Most court cases adjourned in line with COVID-19 circuit breaker extension, usual June recess to be skipped

Most court cases adjourned in line with COVID-19 circuit breaker extension, usual June recess to be skipped

High Court Supreme Court 03
File photo of the Supreme Court in Singapore (Photo: Jeremy Long)

SINGAPORE: In line with the extension of Singapore's COVID-19 circuit breaker period to Jun 1, the courts will be adjourning most of their cases until early June.

In order to make up for the backlog, the Supreme Court, State Courts and Family Justice Courts will give up their usual recess in June and continue running from Jun 8. 

This is provided that there are no further extensions of the circuit breaker, Chief Justice Sundaresh Menon said in a message on Friday (Apr 24).

Referring to Prime Minister Lee Hsien Loong's speech on Apr 21 announcing the extension and tightening of circuit breaker measures, Chief Justice Menon said: "As the Prime Minister explained, the extension of the circuit breaker may bring about short-term pain and inconvenience but it is necessary that we act decisively in order to break the chain of transmission."

He said the judiciary's response to COVID-19 will be consistent with this national policy, with "all measures" taken to minimise the risk of transmission for judges, court staff, lawyers and court users.

The courts have already stopped hearing all non-essential and non-urgent cases since Apr 7, when the circuit breaker period began.

READ: COVID-19: Most court hearings in the next month to be adjourned except urgent, essential cases

When assessing whether a matter is essential and urgent, the courts will consider whether the case is time-sensitive, or if there are any legal requirements which state that the matter has to be heard within a specified time-frame.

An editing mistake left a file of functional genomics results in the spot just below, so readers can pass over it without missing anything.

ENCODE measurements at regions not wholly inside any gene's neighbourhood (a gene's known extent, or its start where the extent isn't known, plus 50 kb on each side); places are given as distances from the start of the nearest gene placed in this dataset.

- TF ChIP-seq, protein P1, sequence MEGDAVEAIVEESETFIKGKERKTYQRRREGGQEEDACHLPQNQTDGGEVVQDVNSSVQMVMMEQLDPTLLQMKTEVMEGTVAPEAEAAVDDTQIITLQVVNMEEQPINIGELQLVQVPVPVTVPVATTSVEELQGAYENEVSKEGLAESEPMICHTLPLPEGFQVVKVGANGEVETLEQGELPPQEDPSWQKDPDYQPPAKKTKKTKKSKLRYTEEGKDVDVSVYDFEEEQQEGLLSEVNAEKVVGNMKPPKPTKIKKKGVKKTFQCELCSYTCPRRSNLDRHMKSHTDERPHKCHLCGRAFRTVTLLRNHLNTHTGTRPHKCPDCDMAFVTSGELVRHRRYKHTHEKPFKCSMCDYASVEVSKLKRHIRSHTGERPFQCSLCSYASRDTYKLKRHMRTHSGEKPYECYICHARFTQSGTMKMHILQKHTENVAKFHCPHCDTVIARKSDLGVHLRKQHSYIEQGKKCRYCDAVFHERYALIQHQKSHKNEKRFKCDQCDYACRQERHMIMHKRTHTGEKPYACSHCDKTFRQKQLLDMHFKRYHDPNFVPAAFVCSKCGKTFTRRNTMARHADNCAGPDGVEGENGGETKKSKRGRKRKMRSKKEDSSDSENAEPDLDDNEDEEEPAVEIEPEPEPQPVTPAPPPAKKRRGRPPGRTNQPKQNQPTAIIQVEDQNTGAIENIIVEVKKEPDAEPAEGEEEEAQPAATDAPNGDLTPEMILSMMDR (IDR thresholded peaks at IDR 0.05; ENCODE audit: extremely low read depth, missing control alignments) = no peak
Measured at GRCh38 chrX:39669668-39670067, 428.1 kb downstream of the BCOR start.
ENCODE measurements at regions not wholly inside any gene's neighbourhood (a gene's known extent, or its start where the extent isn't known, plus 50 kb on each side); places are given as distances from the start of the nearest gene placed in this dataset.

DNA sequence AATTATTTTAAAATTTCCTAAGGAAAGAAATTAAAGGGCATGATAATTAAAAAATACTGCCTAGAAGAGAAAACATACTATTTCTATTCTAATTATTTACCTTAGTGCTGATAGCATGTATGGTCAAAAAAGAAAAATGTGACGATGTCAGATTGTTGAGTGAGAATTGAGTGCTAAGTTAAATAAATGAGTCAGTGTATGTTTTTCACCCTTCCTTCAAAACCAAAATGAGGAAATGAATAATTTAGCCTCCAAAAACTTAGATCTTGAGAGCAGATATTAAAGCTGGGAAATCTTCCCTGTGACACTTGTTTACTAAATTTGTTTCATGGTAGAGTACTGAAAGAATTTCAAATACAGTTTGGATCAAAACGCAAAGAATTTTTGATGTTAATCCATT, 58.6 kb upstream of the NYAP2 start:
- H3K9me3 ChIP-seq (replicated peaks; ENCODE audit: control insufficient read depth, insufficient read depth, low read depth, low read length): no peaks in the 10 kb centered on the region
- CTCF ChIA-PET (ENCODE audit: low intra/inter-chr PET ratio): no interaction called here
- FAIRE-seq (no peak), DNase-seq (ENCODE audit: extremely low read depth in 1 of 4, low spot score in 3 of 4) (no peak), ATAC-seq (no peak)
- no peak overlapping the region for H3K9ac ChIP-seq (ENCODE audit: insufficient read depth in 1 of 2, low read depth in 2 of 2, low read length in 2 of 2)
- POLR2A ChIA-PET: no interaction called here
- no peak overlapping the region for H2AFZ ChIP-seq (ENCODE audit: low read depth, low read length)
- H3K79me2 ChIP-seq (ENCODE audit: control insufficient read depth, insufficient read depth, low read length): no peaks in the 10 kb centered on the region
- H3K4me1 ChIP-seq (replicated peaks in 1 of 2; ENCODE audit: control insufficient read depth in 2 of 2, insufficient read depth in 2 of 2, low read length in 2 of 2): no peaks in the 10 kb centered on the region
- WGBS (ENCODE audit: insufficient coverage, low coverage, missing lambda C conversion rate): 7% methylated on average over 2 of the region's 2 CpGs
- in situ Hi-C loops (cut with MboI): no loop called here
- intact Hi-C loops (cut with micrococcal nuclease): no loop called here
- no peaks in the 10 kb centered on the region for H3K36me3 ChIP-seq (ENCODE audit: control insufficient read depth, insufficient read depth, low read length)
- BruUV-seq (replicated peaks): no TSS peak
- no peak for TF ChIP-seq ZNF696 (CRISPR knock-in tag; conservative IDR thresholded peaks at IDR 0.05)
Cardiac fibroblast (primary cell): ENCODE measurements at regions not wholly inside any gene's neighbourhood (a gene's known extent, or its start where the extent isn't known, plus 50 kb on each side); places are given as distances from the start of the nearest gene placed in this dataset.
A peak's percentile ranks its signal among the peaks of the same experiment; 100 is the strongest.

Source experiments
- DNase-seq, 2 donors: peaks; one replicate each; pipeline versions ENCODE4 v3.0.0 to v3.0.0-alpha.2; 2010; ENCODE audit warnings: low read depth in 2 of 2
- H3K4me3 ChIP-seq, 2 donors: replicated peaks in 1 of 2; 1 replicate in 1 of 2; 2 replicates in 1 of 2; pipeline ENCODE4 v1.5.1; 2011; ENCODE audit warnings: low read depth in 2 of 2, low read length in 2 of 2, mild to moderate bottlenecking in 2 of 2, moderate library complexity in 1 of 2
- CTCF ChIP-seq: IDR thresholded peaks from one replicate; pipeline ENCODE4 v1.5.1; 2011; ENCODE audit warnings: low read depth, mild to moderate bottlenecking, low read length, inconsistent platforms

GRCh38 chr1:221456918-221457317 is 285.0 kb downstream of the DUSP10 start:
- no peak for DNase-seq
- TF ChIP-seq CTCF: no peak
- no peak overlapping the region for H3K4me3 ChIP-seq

So far, these include chargings, cases where a person has been remanded for a period that could eventually be longer than his jail term, as well as COVID-19-related cases.

Even so, these cases have been heard differently - with lawyers and prosecutors "appearing" in court via Zoom video-conference.

Many times, only the judges wearing masks and accused persons were in court, while the prosecutors, interpreters and defence lawyers attended via video-call.

On Thursday, the Supreme Court held its first fully virtual hearing, acquitting a man on death row for drug-related offences.

The State Courts have conducted remote hearings for 17 pre-trial conferences, 28 plead guilty mentions and 99 other mentions this week, said the Chief Justice.

The Family Court fixed 23 trials of urgent matters in the past week using Zoom, while the Youth Court heard 33 matters with the same technology.

When the usual court hearings resume on Jun 8, certain safeguards to prevent the spread of COVID-19 may remain in place, and some hearings will continue to be heard by video or teleconferencing, said Mr Menon.

Each of the three different courts has published microsites dedicated to announcements and updates on COVID-19.

"We are immensely grateful for the support and cooperation of the Bar, the Attorney-General’s Chambers, Singapore Prisons and all court users in working with us to find ways to ensure that essential judicial services can be accessed," said the Chief Justice.

He said COVID-19 has "reminded us that our health is our most valuable resource". 

"I therefore encourage us all to view our health, and that of our colleagues and neighbours, as our foremost priority both now and in the future," he said.

Mr Menon lauded the legal profession for demonstrating its resilience, adaptability and capacity for innovation in "this complex and evolving situation", and said it was his hope "that we will emerge from this stronger and better prepared than before".

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Source: CNA/ll(gs)

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